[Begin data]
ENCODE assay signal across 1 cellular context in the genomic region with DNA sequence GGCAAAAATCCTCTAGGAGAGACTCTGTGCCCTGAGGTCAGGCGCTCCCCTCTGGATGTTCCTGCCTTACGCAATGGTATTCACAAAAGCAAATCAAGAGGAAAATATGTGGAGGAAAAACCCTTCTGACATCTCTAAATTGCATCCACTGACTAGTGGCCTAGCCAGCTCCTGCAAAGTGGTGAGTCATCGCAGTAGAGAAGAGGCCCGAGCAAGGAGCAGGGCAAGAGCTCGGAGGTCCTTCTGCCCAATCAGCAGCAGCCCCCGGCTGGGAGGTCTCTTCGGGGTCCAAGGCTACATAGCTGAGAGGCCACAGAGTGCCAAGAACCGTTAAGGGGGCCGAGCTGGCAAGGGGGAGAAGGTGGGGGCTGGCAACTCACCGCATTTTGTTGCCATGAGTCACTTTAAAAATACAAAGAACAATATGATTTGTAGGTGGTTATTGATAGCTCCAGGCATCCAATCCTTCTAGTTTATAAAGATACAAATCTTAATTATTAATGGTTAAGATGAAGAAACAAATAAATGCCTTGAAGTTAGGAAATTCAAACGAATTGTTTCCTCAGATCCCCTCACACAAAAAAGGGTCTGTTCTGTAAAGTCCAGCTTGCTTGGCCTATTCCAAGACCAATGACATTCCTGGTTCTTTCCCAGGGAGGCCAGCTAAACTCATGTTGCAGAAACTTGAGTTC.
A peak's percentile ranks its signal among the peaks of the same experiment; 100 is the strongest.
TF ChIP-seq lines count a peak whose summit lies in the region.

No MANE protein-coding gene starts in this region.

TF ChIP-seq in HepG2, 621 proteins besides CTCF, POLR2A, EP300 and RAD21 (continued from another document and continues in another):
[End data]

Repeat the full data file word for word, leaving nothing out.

ENCODE assay signal across 1 cellular context in the genomic region with DNA sequence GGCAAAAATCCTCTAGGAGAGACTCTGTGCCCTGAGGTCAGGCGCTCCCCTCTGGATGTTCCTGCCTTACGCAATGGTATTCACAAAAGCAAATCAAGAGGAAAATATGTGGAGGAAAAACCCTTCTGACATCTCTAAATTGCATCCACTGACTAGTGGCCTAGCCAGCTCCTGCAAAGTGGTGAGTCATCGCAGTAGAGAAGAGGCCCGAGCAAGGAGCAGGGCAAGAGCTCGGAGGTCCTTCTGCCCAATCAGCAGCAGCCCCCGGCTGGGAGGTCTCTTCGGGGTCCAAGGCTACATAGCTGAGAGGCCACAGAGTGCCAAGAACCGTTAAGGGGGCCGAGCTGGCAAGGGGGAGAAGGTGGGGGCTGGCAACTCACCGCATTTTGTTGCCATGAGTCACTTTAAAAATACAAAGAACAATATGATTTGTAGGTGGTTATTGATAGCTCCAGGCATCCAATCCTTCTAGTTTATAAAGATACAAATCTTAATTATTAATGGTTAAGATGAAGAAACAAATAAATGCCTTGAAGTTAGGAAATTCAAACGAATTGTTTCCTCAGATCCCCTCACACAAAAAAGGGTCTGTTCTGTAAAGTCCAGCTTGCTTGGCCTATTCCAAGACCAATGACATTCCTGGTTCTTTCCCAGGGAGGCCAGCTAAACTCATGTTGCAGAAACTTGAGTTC.
A peak's percentile ranks its signal among the peaks of the same experiment; 100 is the strongest.
TF ChIP-seq lines count a peak whose summit lies in the region.

No MANE protein-coding gene starts in this region.

TF ChIP-seq in HepG2, 621 proteins besides CTCF, POLR2A, EP300 and RAD21 (continued from another document and continues in another):